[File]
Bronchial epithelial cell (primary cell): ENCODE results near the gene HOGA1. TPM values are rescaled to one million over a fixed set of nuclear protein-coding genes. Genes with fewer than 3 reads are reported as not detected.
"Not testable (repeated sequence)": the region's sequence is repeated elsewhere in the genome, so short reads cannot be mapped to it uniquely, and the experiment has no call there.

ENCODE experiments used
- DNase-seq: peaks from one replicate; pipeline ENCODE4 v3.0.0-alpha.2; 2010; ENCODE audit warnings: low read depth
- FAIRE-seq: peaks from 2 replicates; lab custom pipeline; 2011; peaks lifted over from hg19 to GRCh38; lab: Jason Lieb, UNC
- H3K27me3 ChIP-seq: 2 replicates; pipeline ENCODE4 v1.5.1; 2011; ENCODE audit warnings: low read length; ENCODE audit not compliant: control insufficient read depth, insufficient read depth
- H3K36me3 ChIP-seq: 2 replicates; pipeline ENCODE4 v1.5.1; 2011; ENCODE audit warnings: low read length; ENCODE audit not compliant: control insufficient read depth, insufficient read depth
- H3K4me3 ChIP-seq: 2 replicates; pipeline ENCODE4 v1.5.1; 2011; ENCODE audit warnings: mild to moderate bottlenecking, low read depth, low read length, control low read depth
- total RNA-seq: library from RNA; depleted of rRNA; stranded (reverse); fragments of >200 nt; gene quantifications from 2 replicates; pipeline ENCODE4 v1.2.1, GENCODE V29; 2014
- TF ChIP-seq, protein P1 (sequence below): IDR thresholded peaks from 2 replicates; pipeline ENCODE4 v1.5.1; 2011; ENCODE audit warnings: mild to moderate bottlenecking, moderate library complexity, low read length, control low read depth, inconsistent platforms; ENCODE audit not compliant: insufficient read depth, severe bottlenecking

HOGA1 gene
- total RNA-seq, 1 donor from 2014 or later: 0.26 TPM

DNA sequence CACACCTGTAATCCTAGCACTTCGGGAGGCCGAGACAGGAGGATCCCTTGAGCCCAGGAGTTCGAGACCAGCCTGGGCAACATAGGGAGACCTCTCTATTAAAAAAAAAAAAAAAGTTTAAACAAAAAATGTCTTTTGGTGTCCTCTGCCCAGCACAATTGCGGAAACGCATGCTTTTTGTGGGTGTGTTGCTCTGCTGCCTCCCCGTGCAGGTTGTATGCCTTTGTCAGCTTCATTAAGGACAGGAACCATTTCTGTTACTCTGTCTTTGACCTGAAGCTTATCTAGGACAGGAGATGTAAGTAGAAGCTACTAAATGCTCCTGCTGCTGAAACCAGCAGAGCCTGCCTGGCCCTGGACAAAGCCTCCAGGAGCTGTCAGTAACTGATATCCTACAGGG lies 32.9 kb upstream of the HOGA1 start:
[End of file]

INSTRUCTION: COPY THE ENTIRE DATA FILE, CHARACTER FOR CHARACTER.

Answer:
Bronchial epithelial cell (primary cell): ENCODE results near the gene HOGA1. TPM values are rescaled to one million over a fixed set of nuclear protein-coding genes. Genes with fewer than 3 reads are reported as not detected.
"Not testable (repeated sequence)": the region's sequence is repeated elsewhere in the genome, so short reads cannot be mapped to it uniquely, and the experiment has no call there.

ENCODE experiments used
- DNase-seq: peaks from one replicate; pipeline ENCODE4 v3.0.0-alpha.2; 2010; ENCODE audit warnings: low read depth
- FAIRE-seq: peaks from 2 replicates; lab custom pipeline; 2011; peaks lifted over from hg19 to GRCh38; lab: Jason Lieb, UNC
- H3K27me3 ChIP-seq: 2 replicates; pipeline ENCODE4 v1.5.1; 2011; ENCODE audit warnings: low read length; ENCODE audit not compliant: control insufficient read depth, insufficient read depth
- H3K36me3 ChIP-seq: 2 replicates; pipeline ENCODE4 v1.5.1; 2011; ENCODE audit warnings: low read length; ENCODE audit not compliant: control insufficient read depth, insufficient read depth
- H3K4me3 ChIP-seq: 2 replicates; pipeline ENCODE4 v1.5.1; 2011; ENCODE audit warnings: mild to moderate bottlenecking, low read depth, low read length, control low read depth
- total RNA-seq: library from RNA; depleted of rRNA; stranded (reverse); fragments of >200 nt; gene quantifications from 2 replicates; pipeline ENCODE4 v1.2.1, GENCODE V29; 2014
- TF ChIP-seq, protein P1 (sequence below): IDR thresholded peaks from 2 replicates; pipeline ENCODE4 v1.5.1; 2011; ENCODE audit warnings: mild to moderate bottlenecking, moderate library complexity, low read length, control low read depth, inconsistent platforms; ENCODE audit not compliant: insufficient read depth, severe bottlenecking

HOGA1 gene
- total RNA-seq, 1 donor from 2014 or later: 0.26 TPM

DNA sequence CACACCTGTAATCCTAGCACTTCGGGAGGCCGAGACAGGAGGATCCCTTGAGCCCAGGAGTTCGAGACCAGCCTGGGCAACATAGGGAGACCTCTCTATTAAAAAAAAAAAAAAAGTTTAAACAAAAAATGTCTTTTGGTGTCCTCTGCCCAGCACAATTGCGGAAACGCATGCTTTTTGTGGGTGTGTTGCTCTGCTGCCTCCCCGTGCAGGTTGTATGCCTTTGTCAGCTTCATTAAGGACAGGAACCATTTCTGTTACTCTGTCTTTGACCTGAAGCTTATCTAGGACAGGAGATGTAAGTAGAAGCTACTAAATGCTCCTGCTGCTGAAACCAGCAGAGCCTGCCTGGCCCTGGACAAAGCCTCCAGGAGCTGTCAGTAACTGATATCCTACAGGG lies 32.9 kb upstream of the HOGA1 start: